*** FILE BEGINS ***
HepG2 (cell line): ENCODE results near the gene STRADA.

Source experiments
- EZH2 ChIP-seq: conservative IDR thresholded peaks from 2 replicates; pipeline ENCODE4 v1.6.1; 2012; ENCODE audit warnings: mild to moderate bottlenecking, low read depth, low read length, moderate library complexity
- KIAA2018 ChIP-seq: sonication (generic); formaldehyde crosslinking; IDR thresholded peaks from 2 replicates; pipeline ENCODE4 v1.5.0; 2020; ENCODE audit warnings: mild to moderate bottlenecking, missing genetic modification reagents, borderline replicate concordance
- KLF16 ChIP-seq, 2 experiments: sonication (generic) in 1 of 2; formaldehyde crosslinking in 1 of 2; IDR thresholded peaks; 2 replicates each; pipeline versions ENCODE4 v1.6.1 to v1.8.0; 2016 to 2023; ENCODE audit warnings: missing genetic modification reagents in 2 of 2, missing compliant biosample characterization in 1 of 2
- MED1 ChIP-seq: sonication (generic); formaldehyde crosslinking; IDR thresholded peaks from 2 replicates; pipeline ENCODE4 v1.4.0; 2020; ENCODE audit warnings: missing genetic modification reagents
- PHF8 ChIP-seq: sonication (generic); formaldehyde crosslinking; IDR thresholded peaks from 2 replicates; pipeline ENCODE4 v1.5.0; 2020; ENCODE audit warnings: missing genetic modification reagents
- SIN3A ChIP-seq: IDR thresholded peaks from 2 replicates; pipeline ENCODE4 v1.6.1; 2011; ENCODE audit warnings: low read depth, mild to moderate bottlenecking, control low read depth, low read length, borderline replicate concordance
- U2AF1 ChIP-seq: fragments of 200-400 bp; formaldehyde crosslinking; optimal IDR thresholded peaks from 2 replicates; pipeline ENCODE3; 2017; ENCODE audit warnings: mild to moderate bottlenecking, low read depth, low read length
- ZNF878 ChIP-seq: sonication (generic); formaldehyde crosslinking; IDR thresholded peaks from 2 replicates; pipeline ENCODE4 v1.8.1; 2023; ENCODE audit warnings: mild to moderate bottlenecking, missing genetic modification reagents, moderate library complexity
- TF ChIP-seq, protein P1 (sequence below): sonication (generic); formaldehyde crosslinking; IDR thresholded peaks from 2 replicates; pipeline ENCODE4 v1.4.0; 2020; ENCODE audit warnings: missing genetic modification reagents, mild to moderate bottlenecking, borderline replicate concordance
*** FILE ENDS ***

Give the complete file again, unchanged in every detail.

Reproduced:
HepG2 (cell line): ENCODE results near the gene STRADA.

Source experiments
- EZH2 ChIP-seq: conservative IDR thresholded peaks from 2 replicates; pipeline ENCODE4 v1.6.1; 2012; ENCODE audit warnings: mild to moderate bottlenecking, low read depth, low read length, moderate library complexity
- KIAA2018 ChIP-seq: sonication (generic); formaldehyde crosslinking; IDR thresholded peaks from 2 replicates; pipeline ENCODE4 v1.5.0; 2020; ENCODE audit warnings: mild to moderate bottlenecking, missing genetic modification reagents, borderline replicate concordance
- KLF16 ChIP-seq, 2 experiments: sonication (generic) in 1 of 2; formaldehyde crosslinking in 1 of 2; IDR thresholded peaks; 2 replicates each; pipeline versions ENCODE4 v1.6.1 to v1.8.0; 2016 to 2023; ENCODE audit warnings: missing genetic modification reagents in 2 of 2, missing compliant biosample characterization in 1 of 2
- MED1 ChIP-seq: sonication (generic); formaldehyde crosslinking; IDR thresholded peaks from 2 replicates; pipeline ENCODE4 v1.4.0; 2020; ENCODE audit warnings: missing genetic modification reagents
- PHF8 ChIP-seq: sonication (generic); formaldehyde crosslinking; IDR thresholded peaks from 2 replicates; pipeline ENCODE4 v1.5.0; 2020; ENCODE audit warnings: missing genetic modification reagents
- SIN3A ChIP-seq: IDR thresholded peaks from 2 replicates; pipeline ENCODE4 v1.6.1; 2011; ENCODE audit warnings: low read depth, mild to moderate bottlenecking, control low read depth, low read length, borderline replicate concordance
- U2AF1 ChIP-seq: fragments of 200-400 bp; formaldehyde crosslinking; optimal IDR thresholded peaks from 2 replicates; pipeline ENCODE3; 2017; ENCODE audit warnings: mild to moderate bottlenecking, low read depth, low read length
- ZNF878 ChIP-seq: sonication (generic); formaldehyde crosslinking; IDR thresholded peaks from 2 replicates; pipeline ENCODE4 v1.8.1; 2023; ENCODE audit warnings: mild to moderate bottlenecking, missing genetic modification reagents, moderate library complexity
- TF ChIP-seq, protein P1 (sequence below): sonication (generic); formaldehyde crosslinking; IDR thresholded peaks from 2 replicates; pipeline ENCODE4 v1.4.0; 2020; ENCODE audit warnings: missing genetic modification reagents, mild to moderate bottlenecking, borderline replicate concordance